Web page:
scispace - formally typeset
Search or ask a question
Book

The Sociolinguistics of Sign Languages

05 Nov 2001-
TL;DR: The authors discuss the global approach to sign languages in sign languages and the role of sign language planning and policy in the development of sign languages, and discuss the relationship between sign language use and language planning.
Abstract: 1. Introduction Ceil Lucas 2. Multilingualism - the global approach to sign languages Bencie Woll, Rachel Sutton-Spence and Frances Elton 3. Bilingualism and language contact Jean Ann 4. Sociolinguistic variation Ceil Lucas, Robert Bayley, Clayton Valli, Mary Rose and Alyssa Wulf 5. Discourse analysis Melanie Metzger and Ben Bahan 6. Language planning and policy Timothy Reagan 7. Language attitudes Sarah Burns, Pat Matthews and Evelyn Nolan.

Content maybe subject to copyright    Report

Citations
More filters
Journal ArticleDOI
01 Jun 1959

3,442 citations

Journal ArticleDOI
TL;DR: Zentella as discussed by the authors described growing up bilingual in New York as a "growing up Bilingual" child in a bilingual family, and used it in her book Growing Up Bilingual: Puerto Rican Children in Manhattan.
Abstract: Growing Up Bilingual: Puerto Rican Children in New York. Ana Celia Zentella. Oxford: Blackwell Publishers, 1997.323 pp.

400 citations

Journal ArticleDOI
01 Sep 1986-Language

392 citations

References
More filters
Book
01 Jan 1967
TL;DR: This work focuses on Ethnomethodology, which investigates the role of sex status in the lives of the Intersexed Person and some of the rules of Correct Decisions that Jurors Respect.
Abstract: 1. What is Ethnomethodology?. 2. Studies of the Routine Grounds of Everyday Activities. 3. Common Sense Knowledge of Social Structures: The Documentary Method of Interpretation in Lay and Professional Fact Finding. 4. Some Rules of Correct Decisions that Jurors Respect. 5. Passing and the Managed Achievement of Sex Status in the Intersexed Person. 6. "Good Organizational Reasons for a Bada Clinic Records". 7. Methodological Adequacy in the Quantitative Study of Selection Criteria and Selection Practices in Psychiatric Outpatient Clinics. 8. The Rational Properties of Scientific and Common Sense Activities. Appendix.

11,533 citations

Journal ArticleDOI
01 Dec 1974-Language
TL;DR: Turn-taking is used for the ordering of moves in games, for allocating political office, for regulating traffic at intersections, for the servicing of customers at business establishments, and for talking in interviews, meetings, debates, ceremonies, conversations.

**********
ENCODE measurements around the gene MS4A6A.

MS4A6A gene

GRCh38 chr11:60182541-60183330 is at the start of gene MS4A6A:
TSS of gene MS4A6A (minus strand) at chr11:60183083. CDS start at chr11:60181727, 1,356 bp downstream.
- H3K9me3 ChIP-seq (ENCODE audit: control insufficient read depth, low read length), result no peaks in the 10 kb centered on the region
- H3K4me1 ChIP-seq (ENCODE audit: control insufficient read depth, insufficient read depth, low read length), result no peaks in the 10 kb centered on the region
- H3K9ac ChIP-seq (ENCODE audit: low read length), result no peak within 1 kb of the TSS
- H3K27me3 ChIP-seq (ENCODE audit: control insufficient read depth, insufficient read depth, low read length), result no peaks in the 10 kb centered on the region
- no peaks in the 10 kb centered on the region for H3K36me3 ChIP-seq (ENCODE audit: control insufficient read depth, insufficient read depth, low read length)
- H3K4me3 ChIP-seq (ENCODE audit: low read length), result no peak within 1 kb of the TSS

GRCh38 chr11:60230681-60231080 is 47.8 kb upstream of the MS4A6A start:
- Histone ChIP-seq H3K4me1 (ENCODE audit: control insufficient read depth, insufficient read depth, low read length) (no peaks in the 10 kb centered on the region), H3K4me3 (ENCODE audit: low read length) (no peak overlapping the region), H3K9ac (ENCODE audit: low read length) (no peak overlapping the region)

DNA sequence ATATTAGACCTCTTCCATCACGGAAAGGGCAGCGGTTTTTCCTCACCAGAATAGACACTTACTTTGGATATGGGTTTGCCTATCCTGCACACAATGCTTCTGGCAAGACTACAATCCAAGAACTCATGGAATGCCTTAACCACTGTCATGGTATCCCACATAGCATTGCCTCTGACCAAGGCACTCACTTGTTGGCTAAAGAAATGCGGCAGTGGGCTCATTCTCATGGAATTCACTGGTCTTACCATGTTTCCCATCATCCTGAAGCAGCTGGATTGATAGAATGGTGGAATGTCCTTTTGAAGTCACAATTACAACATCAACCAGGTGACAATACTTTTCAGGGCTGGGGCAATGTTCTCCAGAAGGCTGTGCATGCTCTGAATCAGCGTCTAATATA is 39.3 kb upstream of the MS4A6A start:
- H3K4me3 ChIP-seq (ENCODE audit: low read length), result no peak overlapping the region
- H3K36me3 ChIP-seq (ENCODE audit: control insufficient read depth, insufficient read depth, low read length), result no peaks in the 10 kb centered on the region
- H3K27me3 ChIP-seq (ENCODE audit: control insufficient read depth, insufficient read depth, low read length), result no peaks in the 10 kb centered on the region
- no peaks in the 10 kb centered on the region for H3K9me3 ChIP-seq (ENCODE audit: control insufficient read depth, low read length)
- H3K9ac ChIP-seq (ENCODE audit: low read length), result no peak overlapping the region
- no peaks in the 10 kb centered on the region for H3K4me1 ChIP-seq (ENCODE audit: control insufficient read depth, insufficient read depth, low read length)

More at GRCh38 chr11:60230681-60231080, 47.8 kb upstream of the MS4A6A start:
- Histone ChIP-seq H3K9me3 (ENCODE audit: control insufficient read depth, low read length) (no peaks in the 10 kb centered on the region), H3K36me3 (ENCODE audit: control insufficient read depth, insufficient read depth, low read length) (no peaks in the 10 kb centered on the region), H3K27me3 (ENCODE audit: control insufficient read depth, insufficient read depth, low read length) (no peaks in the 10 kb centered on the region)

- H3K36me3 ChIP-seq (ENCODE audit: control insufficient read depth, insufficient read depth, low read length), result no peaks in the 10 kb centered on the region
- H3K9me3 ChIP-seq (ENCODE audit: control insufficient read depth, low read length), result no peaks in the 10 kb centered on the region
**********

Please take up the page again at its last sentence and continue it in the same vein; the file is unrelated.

Abstract: Publisher Summary Turn taking is used for the ordering of moves in games, for allocating political office, for regulating traffic at intersections, for the servicing of customers at business establishments, and for talking in interviews, meetings, debates, ceremonies, conversations. This chapter discusses the turn-taking system for conversation. On the basis of research using audio recordings of naturally occurring conversations, the chapter highlights the organization of turn taking for conversation and extracts some of the interest that organization has. The turn-taking system for conversation can be described in terms of two components and a set of rules. These two components are turn-constructional component and turn-constructional component. Turn-allocational techniques are distributed into two groups: (1) those in which next turn is allocated by current speaker selecting a next speaker and (2) those in which next turn is allocated by self-selection. The turn-taking rule-set provides for the localization of gap and overlap possibilities at transition-relevance places and their immediate environment, cleansing the rest of a turn's space of systematic bases for their possibility.

10,944 citations


"The Sociolinguistics of Sign Langua..." refers background in this paper

  • ...They have also been described as being as small as a single turn in conversation (Sacks et al., 1974)....

    [...]

  • ...In their analysis of the organization of repair in English conversation, Sacks et al. (1974) describe the “repair-initiation opportunity space”, a period of conversation lasting three turns and beginning with a trouble source....

    [...]

  • ...In their analysis of the organization of repair in English conversation, Sacks et al. (1974) describe the “repair-initiation opportunity space”, a period of conversation lasting three turns and beginning with a trouble source. It is during this period that the speaker can self-initiate a repair, or that a repair can be initiated by another participant. They find that there is a preference for self-repair and describe in great detail what forms repairs take in their English data, and what options there may be regarding which participant completes an initiated repair. As Brown and Levinson (1987) point out, politeness and cooperation...

    [...]

01 Jan 1987
TL;DR: Gumperz as discussed by the authors discusses politeness strategies in language and their implications for language studies, including sociological implications and implications for social sciences. But he does not discuss the relationship between politeness and language.